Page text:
Problem Solving Must-Reads: Crowdsourcing Juries

Plus: McDonald's franchisee goes cage-free and Habitat III sets up cities for the next 20 years.

Problem Solving Must-Reads: Crowdsourcing Juries

Plus: McDonald's franchisee goes cage-free and Habitat III sets up cities for the next 20 years.

Here at The Citizen, we do problem-solving journalism, looking for ideas and solutions to move the region forward and make a better city. Here are some other great ideas for solving the world’s problems, from media outlets around the globe:

U.N.'s Habitat III Summit Aims for Sustainable Urban Development

Photo: City Lab

More than 30,000 mayors, ministers, policymakers and urban designers are in Ecuador to talk about solutions for a rapidly urbanizing world. All of these leaders are gathered there for Habitat III, the United Nations Conference on Housing and Sustainable Urban Development. This conference takes place every 20 years and is focused around the New Urban Agenda, a 23-page document that shows policies and innovations that will shape cities for the following 20 years. Major social issues in cities are addressed in the agenda, with 175 commitments to sustainable development in cities. At the end of the four-day summit, the 193 member states will sign off and adopt the agenda. (via City Lab)

The World’s Largest McDonald’s Franchisee Is Going Totally Cage-Free

By 2025, McDonald’s largest franchisee has promised that it will serve exclusively cafe-free eggs, impacting the well-being of millions of chickens across the country. Caged hens are referred to as “the most closely confined, overcrowded and generally miserable” animals in America. The franchisee’s new policy was created in conjunction with Humane Society International and reflects a growing international effort to secure cage-free commitments for food providers throughout the world. (via Huffington Post)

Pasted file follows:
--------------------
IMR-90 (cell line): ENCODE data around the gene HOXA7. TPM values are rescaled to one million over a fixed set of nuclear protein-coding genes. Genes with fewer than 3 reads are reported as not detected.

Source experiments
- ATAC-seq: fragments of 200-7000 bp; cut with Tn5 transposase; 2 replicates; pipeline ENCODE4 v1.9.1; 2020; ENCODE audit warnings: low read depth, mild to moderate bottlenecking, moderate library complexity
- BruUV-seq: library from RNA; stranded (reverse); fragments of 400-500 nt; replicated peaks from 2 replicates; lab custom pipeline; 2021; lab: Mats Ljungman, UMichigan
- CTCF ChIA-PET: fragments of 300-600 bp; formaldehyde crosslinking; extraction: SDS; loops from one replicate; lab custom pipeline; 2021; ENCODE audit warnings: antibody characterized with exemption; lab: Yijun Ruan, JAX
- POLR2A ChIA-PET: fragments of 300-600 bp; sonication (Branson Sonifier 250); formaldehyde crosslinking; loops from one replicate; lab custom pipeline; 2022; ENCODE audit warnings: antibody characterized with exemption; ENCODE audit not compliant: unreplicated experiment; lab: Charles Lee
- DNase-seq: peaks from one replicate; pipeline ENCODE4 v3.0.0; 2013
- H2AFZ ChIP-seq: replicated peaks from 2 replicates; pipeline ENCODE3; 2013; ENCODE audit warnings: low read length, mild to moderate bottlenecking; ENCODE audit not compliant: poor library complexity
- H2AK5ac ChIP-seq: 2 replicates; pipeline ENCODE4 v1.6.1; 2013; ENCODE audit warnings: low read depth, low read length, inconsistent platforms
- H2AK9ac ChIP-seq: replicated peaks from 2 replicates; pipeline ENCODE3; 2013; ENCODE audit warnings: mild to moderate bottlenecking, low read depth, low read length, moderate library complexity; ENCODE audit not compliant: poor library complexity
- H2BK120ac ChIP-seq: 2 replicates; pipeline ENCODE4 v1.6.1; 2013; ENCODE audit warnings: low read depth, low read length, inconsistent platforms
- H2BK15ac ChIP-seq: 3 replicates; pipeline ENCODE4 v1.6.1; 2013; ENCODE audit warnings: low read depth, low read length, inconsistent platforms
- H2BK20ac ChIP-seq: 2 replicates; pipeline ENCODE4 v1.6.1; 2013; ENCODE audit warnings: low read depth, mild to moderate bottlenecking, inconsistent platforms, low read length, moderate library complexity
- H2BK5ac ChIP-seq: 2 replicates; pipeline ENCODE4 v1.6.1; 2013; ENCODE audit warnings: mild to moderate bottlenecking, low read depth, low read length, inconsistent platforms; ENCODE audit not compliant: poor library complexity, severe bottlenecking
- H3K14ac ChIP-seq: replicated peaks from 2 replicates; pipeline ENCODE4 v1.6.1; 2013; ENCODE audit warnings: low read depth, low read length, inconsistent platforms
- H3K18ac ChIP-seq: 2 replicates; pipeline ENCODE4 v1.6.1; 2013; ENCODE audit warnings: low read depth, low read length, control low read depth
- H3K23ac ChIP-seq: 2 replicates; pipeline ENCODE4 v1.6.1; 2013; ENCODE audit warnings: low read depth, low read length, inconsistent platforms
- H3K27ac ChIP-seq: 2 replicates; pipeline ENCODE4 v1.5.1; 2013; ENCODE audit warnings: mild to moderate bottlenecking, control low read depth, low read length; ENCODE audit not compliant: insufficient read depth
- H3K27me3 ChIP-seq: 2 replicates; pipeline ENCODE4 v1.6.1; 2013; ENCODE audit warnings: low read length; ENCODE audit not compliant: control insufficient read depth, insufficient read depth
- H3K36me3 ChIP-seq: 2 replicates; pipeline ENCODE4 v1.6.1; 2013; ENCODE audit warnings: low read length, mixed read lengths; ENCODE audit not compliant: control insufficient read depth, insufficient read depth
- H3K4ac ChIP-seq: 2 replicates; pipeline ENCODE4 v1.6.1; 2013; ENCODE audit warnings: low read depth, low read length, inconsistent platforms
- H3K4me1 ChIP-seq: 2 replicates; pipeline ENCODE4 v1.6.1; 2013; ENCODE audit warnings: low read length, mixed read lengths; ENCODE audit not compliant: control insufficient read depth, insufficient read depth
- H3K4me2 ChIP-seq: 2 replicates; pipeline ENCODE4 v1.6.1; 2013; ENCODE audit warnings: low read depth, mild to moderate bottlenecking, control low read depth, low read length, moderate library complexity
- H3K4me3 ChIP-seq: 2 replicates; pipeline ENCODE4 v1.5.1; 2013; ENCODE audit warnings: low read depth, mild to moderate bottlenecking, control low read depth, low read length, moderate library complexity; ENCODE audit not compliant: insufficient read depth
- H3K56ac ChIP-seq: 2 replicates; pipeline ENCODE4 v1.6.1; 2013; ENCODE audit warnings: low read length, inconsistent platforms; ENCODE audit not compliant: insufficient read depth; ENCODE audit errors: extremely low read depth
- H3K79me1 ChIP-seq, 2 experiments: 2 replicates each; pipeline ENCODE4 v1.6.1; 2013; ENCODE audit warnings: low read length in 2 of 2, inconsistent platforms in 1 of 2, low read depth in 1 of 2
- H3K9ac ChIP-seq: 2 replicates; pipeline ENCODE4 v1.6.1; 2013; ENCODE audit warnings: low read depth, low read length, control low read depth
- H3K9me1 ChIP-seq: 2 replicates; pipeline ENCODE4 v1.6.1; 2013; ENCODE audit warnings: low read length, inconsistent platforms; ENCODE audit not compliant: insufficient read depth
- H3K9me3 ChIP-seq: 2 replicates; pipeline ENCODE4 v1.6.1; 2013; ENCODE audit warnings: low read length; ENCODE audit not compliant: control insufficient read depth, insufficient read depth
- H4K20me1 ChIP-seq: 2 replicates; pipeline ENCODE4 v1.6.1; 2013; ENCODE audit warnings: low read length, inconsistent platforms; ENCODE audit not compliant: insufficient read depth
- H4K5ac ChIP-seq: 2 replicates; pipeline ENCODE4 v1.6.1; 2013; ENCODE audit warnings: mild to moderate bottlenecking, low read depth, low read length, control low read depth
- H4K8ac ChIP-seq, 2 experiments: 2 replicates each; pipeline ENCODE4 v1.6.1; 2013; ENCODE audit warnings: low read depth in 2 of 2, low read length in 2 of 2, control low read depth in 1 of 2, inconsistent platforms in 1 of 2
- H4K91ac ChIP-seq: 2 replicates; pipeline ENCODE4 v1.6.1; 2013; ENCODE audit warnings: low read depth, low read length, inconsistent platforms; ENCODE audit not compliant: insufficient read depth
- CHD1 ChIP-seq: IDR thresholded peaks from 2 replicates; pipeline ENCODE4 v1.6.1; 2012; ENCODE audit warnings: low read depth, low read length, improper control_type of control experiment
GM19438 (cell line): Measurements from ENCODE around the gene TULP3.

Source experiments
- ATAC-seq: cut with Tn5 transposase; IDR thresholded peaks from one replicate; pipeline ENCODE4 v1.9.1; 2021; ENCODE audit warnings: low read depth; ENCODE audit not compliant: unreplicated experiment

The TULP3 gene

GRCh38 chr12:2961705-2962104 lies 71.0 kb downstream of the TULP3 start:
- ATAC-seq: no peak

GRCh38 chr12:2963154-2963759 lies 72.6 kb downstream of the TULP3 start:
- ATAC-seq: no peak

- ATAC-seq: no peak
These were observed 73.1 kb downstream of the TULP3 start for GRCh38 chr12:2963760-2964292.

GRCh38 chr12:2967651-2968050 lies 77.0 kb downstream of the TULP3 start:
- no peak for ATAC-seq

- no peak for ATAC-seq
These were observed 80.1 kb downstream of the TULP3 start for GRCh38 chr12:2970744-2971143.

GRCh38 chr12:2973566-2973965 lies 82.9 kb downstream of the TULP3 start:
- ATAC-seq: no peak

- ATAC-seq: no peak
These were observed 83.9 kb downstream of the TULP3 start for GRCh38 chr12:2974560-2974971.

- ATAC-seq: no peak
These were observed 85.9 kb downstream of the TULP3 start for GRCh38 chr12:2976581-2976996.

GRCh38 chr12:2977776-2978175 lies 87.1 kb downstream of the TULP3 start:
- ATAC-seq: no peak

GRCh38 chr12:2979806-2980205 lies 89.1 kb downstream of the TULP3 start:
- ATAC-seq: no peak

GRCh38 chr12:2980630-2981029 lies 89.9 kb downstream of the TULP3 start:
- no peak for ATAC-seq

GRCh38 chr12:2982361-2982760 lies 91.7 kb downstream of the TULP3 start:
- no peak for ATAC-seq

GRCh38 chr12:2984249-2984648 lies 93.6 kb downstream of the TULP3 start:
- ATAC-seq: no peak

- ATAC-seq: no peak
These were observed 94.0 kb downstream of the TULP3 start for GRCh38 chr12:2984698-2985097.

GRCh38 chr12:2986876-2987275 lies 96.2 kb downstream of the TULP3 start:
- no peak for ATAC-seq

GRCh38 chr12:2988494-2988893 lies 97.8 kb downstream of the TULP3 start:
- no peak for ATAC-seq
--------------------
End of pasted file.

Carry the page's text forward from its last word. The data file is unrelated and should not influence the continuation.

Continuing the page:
Crowdsourcing Jury Trials to Create a More Just Judicial System

Photo: Fast CoExist

The solution to a lagging traditional justice system could be virtual juries. A Buenos Aires developer thinks his app, Crowdjury, could help simplify legal quandaries and eliminate countless hours of work by lawyers and judges, as well as endless amounts of tree-killing paper. Crowdjury works by appointing expert jurors randomly to cases and paying them crypto-currency for their efforts. Parties can send in all of their relevant evidence through the site and an algorithm will search for people with expertise in the subject matter. A 10-person jury would convene online and review the evidence for a set period of time and then send in their votes. The decision is sent once the jury reaches a decision, and the pre-arranged settlement is delivered automatically. (via Fast CoExist)

Photo header via Fast CoExist

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